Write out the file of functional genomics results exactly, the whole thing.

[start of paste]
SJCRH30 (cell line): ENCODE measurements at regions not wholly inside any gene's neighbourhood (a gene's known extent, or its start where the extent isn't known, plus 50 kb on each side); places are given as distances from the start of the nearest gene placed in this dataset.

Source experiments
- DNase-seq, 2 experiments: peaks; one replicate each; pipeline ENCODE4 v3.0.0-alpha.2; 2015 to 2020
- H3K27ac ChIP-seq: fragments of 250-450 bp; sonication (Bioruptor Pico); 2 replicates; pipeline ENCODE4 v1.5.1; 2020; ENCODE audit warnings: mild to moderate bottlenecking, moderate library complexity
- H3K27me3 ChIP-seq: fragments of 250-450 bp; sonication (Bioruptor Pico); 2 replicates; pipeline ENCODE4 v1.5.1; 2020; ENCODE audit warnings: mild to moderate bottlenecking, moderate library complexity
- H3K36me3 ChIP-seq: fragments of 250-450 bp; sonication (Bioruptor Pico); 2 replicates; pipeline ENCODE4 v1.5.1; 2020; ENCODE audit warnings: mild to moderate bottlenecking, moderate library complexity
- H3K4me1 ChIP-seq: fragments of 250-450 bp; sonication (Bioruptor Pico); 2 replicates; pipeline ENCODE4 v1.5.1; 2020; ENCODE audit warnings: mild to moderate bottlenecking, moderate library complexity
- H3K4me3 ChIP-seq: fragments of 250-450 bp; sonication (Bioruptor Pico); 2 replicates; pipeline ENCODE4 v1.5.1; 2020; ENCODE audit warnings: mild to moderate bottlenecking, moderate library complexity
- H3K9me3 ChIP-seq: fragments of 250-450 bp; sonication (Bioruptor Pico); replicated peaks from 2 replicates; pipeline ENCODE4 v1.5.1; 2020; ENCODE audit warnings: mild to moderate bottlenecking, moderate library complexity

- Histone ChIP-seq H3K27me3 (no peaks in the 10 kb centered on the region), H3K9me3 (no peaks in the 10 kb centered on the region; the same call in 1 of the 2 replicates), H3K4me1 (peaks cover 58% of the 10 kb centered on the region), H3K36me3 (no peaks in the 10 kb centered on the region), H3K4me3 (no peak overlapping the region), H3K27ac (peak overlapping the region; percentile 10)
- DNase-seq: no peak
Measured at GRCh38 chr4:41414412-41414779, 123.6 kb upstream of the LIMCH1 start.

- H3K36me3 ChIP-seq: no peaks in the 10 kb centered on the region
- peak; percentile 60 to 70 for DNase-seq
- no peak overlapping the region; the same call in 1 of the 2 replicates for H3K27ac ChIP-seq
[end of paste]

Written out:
SJCRH30 (cell line): ENCODE measurements at regions not wholly inside any gene's neighbourhood (a gene's known extent, or its start where the extent isn't known, plus 50 kb on each side); places are given as distances from the start of the nearest gene placed in this dataset.

Source experiments
- DNase-seq, 2 experiments: peaks; one replicate each; pipeline ENCODE4 v3.0.0-alpha.2; 2015 to 2020
- H3K27ac ChIP-seq: fragments of 250-450 bp; sonication (Bioruptor Pico); 2 replicates; pipeline ENCODE4 v1.5.1; 2020; ENCODE audit warnings: mild to moderate bottlenecking, moderate library complexity
- H3K27me3 ChIP-seq: fragments of 250-450 bp; sonication (Bioruptor Pico); 2 replicates; pipeline ENCODE4 v1.5.1; 2020; ENCODE audit warnings: mild to moderate bottlenecking, moderate library complexity
- H3K36me3 ChIP-seq: fragments of 250-450 bp; sonication (Bioruptor Pico); 2 replicates; pipeline ENCODE4 v1.5.1; 2020; ENCODE audit warnings: mild to moderate bottlenecking, moderate library complexity
- H3K4me1 ChIP-seq: fragments of 250-450 bp; sonication (Bioruptor Pico); 2 replicates; pipeline ENCODE4 v1.5.1; 2020; ENCODE audit warnings: mild to moderate bottlenecking, moderate library complexity
- H3K4me3 ChIP-seq: fragments of 250-450 bp; sonication (Bioruptor Pico); 2 replicates; pipeline ENCODE4 v1.5.1; 2020; ENCODE audit warnings: mild to moderate bottlenecking, moderate library complexity
- H3K9me3 ChIP-seq: fragments of 250-450 bp; sonication (Bioruptor Pico); replicated peaks from 2 replicates; pipeline ENCODE4 v1.5.1; 2020; ENCODE audit warnings: mild to moderate bottlenecking, moderate library complexity

- Histone ChIP-seq H3K27me3 (no peaks in the 10 kb centered on the region), H3K9me3 (no peaks in the 10 kb centered on the region; the same call in 1 of the 2 replicates), H3K4me1 (peaks cover 58% of the 10 kb centered on the region), H3K36me3 (no peaks in the 10 kb centered on the region), H3K4me3 (no peak overlapping the region), H3K27ac (peak overlapping the region; percentile 10)
- DNase-seq: no peak
Measured at GRCh38 chr4:41414412-41414779, 123.6 kb upstream of the LIMCH1 start.

- H3K36me3 ChIP-seq: no peaks in the 10 kb centered on the region
- peak; percentile 60 to 70 for DNase-seq
- no peak overlapping the region; the same call in 1 of the 2 replicates for H3K27ac ChIP-seq